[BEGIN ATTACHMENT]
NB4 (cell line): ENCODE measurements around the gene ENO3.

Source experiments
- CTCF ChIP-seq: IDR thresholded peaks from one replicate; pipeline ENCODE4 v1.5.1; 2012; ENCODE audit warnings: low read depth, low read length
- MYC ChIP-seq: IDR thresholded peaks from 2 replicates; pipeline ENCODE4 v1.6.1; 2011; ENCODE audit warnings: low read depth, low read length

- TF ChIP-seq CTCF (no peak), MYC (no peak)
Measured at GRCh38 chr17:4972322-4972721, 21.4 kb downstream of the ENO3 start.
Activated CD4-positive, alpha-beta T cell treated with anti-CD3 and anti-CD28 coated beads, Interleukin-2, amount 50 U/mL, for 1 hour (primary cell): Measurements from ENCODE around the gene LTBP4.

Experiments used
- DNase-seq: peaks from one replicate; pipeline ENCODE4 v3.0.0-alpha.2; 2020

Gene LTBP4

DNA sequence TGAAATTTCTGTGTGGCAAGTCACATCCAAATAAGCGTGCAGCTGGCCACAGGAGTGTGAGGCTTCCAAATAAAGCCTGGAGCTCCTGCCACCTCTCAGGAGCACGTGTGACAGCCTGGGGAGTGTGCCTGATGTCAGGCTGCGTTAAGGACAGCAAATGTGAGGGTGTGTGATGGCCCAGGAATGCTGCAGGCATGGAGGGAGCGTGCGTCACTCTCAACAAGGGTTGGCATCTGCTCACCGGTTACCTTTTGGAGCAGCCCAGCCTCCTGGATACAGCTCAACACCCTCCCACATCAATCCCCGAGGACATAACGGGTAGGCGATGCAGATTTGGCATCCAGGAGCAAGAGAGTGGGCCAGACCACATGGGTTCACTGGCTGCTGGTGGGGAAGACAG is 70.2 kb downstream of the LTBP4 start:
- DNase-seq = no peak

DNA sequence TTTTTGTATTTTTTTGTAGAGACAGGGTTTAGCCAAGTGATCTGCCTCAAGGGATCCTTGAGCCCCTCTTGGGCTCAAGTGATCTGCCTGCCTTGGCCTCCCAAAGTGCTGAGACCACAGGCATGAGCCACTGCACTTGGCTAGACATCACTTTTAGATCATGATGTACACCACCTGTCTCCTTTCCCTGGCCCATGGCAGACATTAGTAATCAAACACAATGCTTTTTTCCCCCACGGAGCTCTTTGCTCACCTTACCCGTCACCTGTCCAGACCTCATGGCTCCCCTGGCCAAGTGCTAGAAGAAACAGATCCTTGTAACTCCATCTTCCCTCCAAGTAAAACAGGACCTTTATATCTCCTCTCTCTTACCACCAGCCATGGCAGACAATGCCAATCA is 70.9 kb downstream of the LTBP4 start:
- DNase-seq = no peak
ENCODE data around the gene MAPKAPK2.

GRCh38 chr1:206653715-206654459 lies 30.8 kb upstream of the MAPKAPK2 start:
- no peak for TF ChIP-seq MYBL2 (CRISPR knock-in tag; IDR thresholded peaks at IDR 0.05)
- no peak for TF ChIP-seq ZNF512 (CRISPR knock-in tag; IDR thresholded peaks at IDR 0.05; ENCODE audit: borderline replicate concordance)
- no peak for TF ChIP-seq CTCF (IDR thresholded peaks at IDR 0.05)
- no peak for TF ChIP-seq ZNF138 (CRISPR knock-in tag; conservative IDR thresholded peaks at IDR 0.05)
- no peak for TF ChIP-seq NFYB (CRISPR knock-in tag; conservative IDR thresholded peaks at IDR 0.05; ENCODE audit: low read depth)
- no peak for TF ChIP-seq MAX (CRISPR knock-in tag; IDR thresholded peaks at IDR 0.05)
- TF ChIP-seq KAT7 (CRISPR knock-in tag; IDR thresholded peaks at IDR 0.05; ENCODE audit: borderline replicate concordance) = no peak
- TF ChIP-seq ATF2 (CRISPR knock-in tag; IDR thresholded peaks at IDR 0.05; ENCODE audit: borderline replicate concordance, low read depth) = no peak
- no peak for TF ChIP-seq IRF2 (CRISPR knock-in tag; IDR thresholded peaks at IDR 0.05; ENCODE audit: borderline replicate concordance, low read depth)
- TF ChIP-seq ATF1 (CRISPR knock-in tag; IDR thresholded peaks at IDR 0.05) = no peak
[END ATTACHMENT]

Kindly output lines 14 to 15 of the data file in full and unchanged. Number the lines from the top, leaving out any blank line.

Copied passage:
- DNase-seq = no peak
ENCODE data around the gene MAPKAPK2.